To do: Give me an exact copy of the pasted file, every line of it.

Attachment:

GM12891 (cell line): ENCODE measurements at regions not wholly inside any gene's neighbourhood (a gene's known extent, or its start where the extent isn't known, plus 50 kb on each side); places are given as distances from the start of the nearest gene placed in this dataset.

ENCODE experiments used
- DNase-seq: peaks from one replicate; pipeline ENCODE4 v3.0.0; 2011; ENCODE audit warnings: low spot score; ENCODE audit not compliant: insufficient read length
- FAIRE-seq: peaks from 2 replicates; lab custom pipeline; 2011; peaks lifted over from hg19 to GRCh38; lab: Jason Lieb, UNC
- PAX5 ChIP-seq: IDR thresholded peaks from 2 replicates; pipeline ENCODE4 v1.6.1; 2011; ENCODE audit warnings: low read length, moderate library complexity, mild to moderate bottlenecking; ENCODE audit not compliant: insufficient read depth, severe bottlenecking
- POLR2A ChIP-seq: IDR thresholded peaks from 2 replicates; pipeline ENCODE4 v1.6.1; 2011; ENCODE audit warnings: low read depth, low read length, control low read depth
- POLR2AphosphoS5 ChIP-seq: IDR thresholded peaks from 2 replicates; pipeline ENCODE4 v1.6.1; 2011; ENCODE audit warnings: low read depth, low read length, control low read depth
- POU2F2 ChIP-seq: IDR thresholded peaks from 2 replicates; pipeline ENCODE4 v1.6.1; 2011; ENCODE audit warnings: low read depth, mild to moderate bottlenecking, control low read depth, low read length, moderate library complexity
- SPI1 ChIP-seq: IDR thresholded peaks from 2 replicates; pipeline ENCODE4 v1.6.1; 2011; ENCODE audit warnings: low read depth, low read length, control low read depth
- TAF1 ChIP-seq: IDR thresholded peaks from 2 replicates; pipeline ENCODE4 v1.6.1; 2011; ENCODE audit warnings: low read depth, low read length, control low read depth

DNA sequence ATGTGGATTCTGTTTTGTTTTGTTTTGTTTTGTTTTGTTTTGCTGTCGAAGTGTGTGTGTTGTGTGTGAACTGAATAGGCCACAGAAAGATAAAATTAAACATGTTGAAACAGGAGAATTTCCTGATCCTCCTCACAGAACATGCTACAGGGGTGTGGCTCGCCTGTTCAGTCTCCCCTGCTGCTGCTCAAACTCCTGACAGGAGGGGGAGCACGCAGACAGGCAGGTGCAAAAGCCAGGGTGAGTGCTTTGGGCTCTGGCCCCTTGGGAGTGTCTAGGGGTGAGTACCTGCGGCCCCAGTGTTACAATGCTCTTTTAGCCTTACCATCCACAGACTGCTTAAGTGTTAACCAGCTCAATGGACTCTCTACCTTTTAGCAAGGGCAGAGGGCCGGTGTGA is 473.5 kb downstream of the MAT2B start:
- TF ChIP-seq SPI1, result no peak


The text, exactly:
GM12891 (cell line): ENCODE measurements at regions not wholly inside any gene's neighbourhood (a gene's known extent, or its start where the extent isn't known, plus 50 kb on each side); places are given as distances from the start of the nearest gene placed in this dataset.

ENCODE experiments used
- DNase-seq: peaks from one replicate; pipeline ENCODE4 v3.0.0; 2011; ENCODE audit warnings: low spot score; ENCODE audit not compliant: insufficient read length
- FAIRE-seq: peaks from 2 replicates; lab custom pipeline; 2011; peaks lifted over from hg19 to GRCh38; lab: Jason Lieb, UNC
- PAX5 ChIP-seq: IDR thresholded peaks from 2 replicates; pipeline ENCODE4 v1.6.1; 2011; ENCODE audit warnings: low read length, moderate library complexity, mild to moderate bottlenecking; ENCODE audit not compliant: insufficient read depth, severe bottlenecking
- POLR2A ChIP-seq: IDR thresholded peaks from 2 replicates; pipeline ENCODE4 v1.6.1; 2011; ENCODE audit warnings: low read depth, low read length, control low read depth
- POLR2AphosphoS5 ChIP-seq: IDR thresholded peaks from 2 replicates; pipeline ENCODE4 v1.6.1; 2011; ENCODE audit warnings: low read depth, low read length, control low read depth
- POU2F2 ChIP-seq: IDR thresholded peaks from 2 replicates; pipeline ENCODE4 v1.6.1; 2011; ENCODE audit warnings: low read depth, mild to moderate bottlenecking, control low read depth, low read length, moderate library complexity
- SPI1 ChIP-seq: IDR thresholded peaks from 2 replicates; pipeline ENCODE4 v1.6.1; 2011; ENCODE audit warnings: low read depth, low read length, control low read depth
- TAF1 ChIP-seq: IDR thresholded peaks from 2 replicates; pipeline ENCODE4 v1.6.1; 2011; ENCODE audit warnings: low read depth, low read length, control low read depth

DNA sequence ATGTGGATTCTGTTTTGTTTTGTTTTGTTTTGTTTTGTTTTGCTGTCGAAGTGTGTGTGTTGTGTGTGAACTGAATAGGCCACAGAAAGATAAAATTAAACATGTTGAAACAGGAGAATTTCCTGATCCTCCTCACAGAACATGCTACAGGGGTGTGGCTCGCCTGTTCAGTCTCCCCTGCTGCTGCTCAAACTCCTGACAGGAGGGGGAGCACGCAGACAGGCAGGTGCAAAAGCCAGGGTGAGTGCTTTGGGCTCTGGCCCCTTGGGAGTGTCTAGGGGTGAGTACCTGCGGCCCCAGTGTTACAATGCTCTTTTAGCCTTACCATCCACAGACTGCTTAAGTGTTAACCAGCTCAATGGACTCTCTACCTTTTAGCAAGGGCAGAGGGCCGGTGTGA is 473.5 kb downstream of the MAT2B start:
- TF ChIP-seq SPI1, result no peak